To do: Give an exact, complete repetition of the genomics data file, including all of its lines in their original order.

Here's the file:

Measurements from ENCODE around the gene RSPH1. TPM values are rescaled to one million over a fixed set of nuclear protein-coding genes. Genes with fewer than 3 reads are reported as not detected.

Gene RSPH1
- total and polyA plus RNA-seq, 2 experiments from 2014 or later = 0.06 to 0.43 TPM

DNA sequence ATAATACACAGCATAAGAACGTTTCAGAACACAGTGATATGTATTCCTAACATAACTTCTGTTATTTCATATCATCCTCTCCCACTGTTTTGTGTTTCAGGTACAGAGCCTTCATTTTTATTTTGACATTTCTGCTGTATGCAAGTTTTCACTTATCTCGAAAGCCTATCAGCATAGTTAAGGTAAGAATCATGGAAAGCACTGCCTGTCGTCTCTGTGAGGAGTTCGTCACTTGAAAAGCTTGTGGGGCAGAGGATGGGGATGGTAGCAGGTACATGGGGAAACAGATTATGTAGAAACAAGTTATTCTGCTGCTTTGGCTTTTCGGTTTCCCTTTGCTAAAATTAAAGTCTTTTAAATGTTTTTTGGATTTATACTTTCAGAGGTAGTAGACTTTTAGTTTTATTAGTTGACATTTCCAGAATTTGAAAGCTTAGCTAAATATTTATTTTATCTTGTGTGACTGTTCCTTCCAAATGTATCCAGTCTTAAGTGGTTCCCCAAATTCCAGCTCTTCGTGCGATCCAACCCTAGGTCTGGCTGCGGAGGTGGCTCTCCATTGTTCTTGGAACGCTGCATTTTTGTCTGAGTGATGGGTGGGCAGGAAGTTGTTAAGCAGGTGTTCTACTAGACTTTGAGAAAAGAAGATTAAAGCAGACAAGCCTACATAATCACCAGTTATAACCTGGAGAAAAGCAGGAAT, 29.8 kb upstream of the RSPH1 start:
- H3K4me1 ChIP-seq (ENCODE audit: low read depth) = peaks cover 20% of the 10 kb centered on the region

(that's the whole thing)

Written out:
Measurements from ENCODE around the gene RSPH1. TPM values are rescaled to one million over a fixed set of nuclear protein-coding genes. Genes with fewer than 3 reads are reported as not detected.

Gene RSPH1
- total and polyA plus RNA-seq, 2 experiments from 2014 or later = 0.06 to 0.43 TPM

DNA sequence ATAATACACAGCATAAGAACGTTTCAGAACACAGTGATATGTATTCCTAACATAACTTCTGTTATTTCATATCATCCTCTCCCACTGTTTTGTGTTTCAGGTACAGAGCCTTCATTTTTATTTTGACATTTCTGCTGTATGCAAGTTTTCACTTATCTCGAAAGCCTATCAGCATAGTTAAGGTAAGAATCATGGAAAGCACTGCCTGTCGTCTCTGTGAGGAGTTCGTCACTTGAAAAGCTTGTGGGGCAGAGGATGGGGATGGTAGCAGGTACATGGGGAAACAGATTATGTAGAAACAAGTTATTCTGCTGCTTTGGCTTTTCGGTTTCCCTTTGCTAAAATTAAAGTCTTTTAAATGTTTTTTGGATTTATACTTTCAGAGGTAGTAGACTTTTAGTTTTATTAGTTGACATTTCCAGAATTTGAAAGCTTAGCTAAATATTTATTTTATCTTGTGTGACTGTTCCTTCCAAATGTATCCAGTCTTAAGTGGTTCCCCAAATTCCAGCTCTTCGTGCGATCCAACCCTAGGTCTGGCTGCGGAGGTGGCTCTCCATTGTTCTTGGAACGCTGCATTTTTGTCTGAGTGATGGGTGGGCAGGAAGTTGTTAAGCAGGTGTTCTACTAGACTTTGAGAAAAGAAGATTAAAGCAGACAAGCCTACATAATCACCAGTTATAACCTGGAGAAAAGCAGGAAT, 29.8 kb upstream of the RSPH1 start:
- H3K4me1 ChIP-seq (ENCODE audit: low read depth) = peaks cover 20% of the 10 kb centered on the region